When you include the American Institute for Cancer Research in your estate plans, you make a major difference in the fight against cancer.

Corporate Champions who partner with the American Institute for Cancer Research stand at the forefront of the fight against cancer

The Continuous Update Project (CUP) is an ongoing program that analyzes global research on how diet, nutrition and physical activity affect cancer risk and survival.

A major milestone in cancer research, the Third Expert Report analyzes and synthesizes the evidence gathered in CUP reports and serves as a vital resource for anyone interested in preventing cancer.

AICR has pushed research to new heights, and has helped thousands of communities better understand the intersection of lifestyle, nutrition, and cancer.

Read real-life accounts of how AICR is changing lives through cancer prevention and survivorship.

We bring a detailed policy framework to our advocacy efforts, and provide lawmakers with the scientific evidence they need to achieve our objectives.

AICR champions research that increases understanding of the relationship between nutrition, lifestyle, and cancer.

AICR’s resources can help you navigate questions about nutrition and lifestyle, and empower you to advocate for your health.

AICR is committed to putting what we know about cancer prevention into action. To help you live healthier, we’ve taken the latest research and made 10 Cancer Prevention Recommendations.

March 11, 2013 | 2 minute read

I keep hearing about a form of soy called edamame. What can I do with it?

Q:        I keep hearing about a form of soy called edamame. What can I do with it?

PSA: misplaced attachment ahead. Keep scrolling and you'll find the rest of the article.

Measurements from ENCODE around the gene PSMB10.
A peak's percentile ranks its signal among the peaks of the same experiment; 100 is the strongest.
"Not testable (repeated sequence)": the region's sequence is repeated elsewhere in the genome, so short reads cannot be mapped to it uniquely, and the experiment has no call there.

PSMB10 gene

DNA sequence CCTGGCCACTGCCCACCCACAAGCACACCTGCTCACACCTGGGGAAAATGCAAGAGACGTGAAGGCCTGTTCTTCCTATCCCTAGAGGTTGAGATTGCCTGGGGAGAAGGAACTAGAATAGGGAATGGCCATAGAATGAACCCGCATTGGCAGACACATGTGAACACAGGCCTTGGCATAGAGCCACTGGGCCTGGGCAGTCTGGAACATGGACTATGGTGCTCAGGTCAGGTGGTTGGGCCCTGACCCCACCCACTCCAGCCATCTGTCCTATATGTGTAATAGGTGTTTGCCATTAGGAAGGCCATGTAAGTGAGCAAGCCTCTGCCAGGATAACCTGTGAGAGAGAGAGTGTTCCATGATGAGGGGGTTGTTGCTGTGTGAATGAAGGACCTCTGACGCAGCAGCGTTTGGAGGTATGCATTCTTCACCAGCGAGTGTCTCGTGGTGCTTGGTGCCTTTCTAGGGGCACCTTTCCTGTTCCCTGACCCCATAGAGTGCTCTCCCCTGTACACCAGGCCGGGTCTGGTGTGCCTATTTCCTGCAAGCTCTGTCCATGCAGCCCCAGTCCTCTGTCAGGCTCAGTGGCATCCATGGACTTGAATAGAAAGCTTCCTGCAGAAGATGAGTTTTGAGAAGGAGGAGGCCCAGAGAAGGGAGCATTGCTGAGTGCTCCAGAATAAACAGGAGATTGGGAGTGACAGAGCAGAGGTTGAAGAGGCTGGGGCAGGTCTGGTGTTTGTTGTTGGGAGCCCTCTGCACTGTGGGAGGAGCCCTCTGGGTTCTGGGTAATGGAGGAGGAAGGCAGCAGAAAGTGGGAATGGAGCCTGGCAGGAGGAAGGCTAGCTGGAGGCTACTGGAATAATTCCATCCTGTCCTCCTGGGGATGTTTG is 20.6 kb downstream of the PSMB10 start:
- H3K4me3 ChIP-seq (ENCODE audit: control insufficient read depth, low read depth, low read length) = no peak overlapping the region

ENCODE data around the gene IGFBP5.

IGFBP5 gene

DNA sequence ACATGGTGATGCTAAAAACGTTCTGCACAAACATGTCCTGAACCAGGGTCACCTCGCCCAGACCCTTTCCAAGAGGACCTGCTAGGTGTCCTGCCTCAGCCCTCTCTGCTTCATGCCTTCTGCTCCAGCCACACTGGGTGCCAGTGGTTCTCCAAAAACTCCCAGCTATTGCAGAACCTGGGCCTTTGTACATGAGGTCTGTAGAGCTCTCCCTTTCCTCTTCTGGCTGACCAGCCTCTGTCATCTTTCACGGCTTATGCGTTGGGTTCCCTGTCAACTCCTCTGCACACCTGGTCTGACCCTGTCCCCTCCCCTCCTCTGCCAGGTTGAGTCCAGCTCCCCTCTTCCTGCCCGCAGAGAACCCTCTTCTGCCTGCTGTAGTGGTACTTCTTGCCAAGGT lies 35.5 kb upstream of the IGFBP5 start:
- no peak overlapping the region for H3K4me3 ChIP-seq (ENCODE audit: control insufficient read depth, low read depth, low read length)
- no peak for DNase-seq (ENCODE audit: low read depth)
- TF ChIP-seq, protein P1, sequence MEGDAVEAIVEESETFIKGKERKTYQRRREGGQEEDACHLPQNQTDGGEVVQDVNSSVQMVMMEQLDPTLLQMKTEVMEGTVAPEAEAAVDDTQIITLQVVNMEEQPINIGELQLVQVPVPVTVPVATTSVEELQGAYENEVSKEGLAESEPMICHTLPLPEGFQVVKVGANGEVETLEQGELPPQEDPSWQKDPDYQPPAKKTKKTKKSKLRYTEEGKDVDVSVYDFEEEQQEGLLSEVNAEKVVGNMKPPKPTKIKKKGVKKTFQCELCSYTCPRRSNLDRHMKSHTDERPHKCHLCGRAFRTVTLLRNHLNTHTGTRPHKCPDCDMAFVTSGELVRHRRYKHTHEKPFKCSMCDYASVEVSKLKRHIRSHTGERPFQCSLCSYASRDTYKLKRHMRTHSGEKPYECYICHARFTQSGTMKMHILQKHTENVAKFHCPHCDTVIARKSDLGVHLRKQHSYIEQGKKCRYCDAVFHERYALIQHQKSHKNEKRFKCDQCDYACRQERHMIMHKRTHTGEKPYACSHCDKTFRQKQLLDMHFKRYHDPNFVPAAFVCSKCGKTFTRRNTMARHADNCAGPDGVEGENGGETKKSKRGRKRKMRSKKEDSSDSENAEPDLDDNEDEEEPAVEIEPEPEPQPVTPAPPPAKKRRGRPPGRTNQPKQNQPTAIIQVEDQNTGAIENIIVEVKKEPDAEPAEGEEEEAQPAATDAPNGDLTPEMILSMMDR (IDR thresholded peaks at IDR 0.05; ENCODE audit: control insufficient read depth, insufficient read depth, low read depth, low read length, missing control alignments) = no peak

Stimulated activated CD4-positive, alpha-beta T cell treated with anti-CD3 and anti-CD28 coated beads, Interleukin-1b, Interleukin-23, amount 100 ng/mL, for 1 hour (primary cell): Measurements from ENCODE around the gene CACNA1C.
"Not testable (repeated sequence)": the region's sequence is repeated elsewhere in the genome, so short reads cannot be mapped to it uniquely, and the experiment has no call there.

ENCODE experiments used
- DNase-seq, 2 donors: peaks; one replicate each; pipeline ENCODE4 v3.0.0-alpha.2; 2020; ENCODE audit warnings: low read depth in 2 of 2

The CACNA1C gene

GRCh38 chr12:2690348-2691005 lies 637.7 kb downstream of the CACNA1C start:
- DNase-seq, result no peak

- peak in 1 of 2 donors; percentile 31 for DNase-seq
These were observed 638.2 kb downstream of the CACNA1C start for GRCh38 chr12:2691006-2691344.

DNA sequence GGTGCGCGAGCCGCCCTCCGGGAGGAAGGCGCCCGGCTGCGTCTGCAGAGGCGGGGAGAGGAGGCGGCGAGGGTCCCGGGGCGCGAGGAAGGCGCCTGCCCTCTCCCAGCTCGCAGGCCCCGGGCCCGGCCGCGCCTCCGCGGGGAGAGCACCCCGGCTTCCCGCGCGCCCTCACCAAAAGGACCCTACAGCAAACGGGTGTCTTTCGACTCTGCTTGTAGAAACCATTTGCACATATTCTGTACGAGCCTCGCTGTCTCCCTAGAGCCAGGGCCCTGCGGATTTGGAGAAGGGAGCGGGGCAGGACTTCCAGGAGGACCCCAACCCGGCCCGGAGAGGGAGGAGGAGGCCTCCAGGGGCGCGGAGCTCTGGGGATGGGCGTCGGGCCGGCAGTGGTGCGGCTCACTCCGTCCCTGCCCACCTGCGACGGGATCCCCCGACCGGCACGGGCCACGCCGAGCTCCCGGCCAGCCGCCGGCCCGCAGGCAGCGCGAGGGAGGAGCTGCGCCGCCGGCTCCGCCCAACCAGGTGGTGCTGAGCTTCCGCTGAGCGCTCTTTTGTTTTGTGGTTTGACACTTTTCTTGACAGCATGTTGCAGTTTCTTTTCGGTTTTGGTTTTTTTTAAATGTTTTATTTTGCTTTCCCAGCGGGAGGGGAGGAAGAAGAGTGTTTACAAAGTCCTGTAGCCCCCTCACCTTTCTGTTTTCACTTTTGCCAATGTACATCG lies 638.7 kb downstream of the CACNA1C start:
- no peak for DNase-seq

A:        Edamame (eh-dah-MAH-may) are fresh (not dried) green soybeans. Although smaller than lima beans, they have a buttery, nutty flavor much like baby limas. Sometimes you can get them fresh in the grocery produce section, though usually it’s easier to find them in frozen form, often with other frozen vegetables or in a natural foods section. Edamame must be cooked before serving (often by steaming or boiling about 10 minutes), but can be served in or popped out of the pod. Whether served hot or cold, when still in their pods, you put the pod to your lips and pinch, so the beans pop into your mouth. The pod is not eaten. Purchasing shelled edamame makes it easy to add them to soups, stir-fries, rice or salads. Try using them as an alternative to peas in casseroles; their texture holds up even better, they make small portions very satisfying and they can substitute for all or part of the meat you usually use. In Japan and China, edamame are popular as snacks, usually served still in the pod in one large bowl from which everyone helps themselves. While they look like vegetables, they have the nutritional content of a substitute for meat. A half-cup of cooked beans contains more than 8 grams of protein and 4 grams of fiber and supplies the nutrients and phytochemicals found in all soy foods.

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